• In our current buildings we are looking at an average of $1 million a year to keep things up and running.  The mechanical systems alone run well into eight figures combined between the buildings to repair and replace.

  • We don’t have the space to meet our class-size goals, a target the board approved in 2018 to provide for smaller class sizes across all grade levels.  The benefits of smaller classes, especially in K-3, were displayed by long-term studies in Tennessee (Project STAR) and Wisconsin (Project SAGE).  Students in smaller class sizes had increased test scores, were more likely to graduate high school, and more likely to major in a STEM field of study in college.  We cannot reach these goals and benefits with class sizes that are ranked in the top 10 in the state in most K-8 grade levels.

  • We looked at spreading two building projects out over the next 5-10 years but rising construction costs (conservatively estimated at four percent per year) and record-low bond rates made it clear that now was the time fiscally to run the concurrent projects.  There are tens of millions to be saved by taking this approach.

​      Over the coming months you will be hearing a lot from JFAC, discussing the numbers, benefits, and projects in more detail.

Mont Vernon Tuition Agreement

Another bit of business headed for the ballot for your consideration is a five-year extension of our tuition agreement with Mont Vernon.  After many discussions with Mont Vernon school board representatives, we changed the agreement from a complicated calculation based on the average number of kids at Amherst Middle School each quarter to a flat tuition payment per student based on the average cost-per-pupil from the previous two years.  Then, the cost-per-pupil figure will be multiplied by the number of Mont Vernon students enrolled at AMS as of Oct. 1 in the specific school year.  There is a 5.6% cap on any increase year-over-year to ease the tax burden in any one given year for Mont Vernon taxpayers.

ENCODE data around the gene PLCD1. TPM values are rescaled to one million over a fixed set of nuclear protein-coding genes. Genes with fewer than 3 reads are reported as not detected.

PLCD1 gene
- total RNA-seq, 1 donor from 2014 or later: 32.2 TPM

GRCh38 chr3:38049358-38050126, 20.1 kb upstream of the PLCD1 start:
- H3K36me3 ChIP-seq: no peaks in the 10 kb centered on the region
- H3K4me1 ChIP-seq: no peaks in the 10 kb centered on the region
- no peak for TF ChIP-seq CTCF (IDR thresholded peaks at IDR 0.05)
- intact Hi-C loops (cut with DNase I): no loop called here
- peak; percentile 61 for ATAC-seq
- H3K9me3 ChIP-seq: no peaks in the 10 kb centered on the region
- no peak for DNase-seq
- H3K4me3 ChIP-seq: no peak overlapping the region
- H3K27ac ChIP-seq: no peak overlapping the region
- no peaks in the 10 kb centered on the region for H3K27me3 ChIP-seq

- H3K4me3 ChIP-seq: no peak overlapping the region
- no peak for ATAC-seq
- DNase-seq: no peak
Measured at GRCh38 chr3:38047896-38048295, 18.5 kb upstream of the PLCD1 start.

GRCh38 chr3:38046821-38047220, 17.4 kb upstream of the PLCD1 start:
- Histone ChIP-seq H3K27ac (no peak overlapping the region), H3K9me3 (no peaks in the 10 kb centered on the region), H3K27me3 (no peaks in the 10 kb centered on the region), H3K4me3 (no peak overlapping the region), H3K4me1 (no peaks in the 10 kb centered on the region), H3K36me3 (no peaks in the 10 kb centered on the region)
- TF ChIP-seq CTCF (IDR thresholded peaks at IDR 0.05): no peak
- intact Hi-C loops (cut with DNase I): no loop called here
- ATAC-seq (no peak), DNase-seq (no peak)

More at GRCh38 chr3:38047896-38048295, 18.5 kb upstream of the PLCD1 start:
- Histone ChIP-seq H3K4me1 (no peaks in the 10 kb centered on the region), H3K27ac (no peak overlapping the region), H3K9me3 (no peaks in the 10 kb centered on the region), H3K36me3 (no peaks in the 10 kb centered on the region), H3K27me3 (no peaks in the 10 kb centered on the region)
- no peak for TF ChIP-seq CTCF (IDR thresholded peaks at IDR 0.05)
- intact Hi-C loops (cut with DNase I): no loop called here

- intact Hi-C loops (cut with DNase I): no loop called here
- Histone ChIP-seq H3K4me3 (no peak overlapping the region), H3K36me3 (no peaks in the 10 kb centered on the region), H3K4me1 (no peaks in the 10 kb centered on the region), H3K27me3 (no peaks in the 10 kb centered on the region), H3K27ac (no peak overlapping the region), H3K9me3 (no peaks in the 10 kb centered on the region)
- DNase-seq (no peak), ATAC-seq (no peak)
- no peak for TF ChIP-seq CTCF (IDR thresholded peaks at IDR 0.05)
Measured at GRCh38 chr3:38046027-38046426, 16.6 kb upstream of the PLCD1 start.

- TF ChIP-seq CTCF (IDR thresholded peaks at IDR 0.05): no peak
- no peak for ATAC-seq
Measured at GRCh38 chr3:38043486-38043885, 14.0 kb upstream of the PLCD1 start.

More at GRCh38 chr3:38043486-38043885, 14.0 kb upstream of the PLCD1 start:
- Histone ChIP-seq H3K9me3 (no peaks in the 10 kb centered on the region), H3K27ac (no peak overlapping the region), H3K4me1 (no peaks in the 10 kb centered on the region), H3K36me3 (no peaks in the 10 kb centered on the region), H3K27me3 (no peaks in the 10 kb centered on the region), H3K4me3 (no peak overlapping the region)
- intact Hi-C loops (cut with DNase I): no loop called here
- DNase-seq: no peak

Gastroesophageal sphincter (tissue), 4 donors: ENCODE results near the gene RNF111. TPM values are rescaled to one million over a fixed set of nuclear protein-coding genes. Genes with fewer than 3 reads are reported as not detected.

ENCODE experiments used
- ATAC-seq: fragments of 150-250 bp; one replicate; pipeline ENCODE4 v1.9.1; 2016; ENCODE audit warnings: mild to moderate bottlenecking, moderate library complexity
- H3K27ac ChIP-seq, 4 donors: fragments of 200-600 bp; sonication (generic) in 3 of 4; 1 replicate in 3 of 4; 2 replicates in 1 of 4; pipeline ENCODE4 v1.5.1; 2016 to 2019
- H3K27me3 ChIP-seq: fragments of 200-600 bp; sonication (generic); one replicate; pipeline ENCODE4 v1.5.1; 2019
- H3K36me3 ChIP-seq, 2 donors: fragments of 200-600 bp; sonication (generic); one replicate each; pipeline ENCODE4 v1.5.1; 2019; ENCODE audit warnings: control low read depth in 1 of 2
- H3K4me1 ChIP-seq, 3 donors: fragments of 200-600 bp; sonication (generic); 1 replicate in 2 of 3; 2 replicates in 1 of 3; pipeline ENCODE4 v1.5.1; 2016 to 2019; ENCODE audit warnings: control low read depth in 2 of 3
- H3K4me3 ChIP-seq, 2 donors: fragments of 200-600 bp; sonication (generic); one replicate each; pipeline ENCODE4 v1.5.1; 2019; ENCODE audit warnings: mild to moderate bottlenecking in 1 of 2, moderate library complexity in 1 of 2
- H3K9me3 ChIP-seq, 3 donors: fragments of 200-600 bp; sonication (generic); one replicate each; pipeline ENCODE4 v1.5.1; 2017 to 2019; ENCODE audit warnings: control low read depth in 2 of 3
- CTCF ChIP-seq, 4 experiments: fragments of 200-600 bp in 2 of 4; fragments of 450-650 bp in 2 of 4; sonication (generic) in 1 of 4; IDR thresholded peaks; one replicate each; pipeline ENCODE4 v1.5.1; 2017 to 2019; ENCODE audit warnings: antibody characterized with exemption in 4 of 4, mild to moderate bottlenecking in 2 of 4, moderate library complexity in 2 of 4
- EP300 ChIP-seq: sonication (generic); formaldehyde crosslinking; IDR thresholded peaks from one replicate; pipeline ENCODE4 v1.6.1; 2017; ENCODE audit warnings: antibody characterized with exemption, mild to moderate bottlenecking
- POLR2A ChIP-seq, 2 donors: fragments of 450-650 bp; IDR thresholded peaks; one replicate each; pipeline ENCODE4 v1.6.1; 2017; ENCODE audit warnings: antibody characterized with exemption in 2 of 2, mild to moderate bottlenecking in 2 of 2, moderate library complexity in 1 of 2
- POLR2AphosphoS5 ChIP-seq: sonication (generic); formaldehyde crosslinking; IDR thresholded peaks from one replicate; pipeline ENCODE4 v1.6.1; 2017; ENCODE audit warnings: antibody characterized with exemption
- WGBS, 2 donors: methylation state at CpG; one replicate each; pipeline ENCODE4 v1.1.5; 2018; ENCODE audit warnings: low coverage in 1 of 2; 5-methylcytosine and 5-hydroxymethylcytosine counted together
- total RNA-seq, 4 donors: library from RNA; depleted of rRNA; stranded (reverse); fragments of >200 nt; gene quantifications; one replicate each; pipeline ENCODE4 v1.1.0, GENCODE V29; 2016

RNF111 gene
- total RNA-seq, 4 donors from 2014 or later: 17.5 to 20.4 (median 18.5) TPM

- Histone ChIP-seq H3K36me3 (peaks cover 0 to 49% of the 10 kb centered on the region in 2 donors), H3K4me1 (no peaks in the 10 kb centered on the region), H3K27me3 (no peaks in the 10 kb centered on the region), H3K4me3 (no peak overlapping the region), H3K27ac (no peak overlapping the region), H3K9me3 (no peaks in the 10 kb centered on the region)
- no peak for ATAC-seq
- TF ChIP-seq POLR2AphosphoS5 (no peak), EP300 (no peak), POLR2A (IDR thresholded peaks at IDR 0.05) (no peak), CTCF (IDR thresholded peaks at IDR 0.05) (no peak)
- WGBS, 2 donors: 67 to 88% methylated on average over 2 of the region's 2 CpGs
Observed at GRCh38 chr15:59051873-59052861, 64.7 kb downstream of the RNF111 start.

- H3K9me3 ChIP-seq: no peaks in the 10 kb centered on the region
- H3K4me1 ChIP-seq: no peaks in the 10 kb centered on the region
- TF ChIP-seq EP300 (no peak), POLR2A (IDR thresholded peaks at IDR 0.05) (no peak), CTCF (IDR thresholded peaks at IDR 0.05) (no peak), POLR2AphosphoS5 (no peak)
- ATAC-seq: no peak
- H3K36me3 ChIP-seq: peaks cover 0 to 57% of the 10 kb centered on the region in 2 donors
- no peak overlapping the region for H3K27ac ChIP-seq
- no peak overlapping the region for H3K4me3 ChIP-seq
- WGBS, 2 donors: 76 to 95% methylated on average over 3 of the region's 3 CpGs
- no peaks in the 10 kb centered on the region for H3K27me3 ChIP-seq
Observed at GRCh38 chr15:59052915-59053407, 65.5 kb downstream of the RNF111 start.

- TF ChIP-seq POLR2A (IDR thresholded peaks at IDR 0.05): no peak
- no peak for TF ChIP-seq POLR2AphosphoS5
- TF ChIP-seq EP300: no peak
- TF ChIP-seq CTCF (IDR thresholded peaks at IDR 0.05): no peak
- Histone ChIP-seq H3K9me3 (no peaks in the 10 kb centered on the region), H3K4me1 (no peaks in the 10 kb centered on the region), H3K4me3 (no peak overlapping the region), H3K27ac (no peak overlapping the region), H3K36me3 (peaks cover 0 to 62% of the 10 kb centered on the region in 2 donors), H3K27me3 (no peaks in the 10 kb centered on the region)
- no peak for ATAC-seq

This new formula will simplify a very complicated process for both districts while giving them solid figures at the beginning of each year in regard to what tuition will actually cost for that year.   This erases the need for end-of-year reconciliation to give all taxpayers more transparency at budget time.

Giving Thanks

      Lastly, we want to say another thank you to the students, parents, teachers, staff, and administration for their tremendous work this school year.  With the holidays here, our buildings continue to be open for in-person learning for an overwhelming majority of students.  Pick up a newspaper or watch a newscast and you’ll see that across the country schools are shutting their doors, many without the data to back up their decisions.  We have several neighbors in New Hampshire that are doing part-time in-person learning and will now spend the next two months in full-remote mode.  Students learn and grow better in the classroom, so kudos to everyone for making that option continue to work for our community.  For those families who continue to choose remote learning, keep up the good work and let us know if there are improvements that can be made to make your students continue to feel like part of their school community.

      We wish you and your family a safe and happy holiday season.


Elizabeth Kuzsma, Chair

Tom Gauthier, Vice Chair

Terri Behm

Ellen Grudzien

Josh Conklin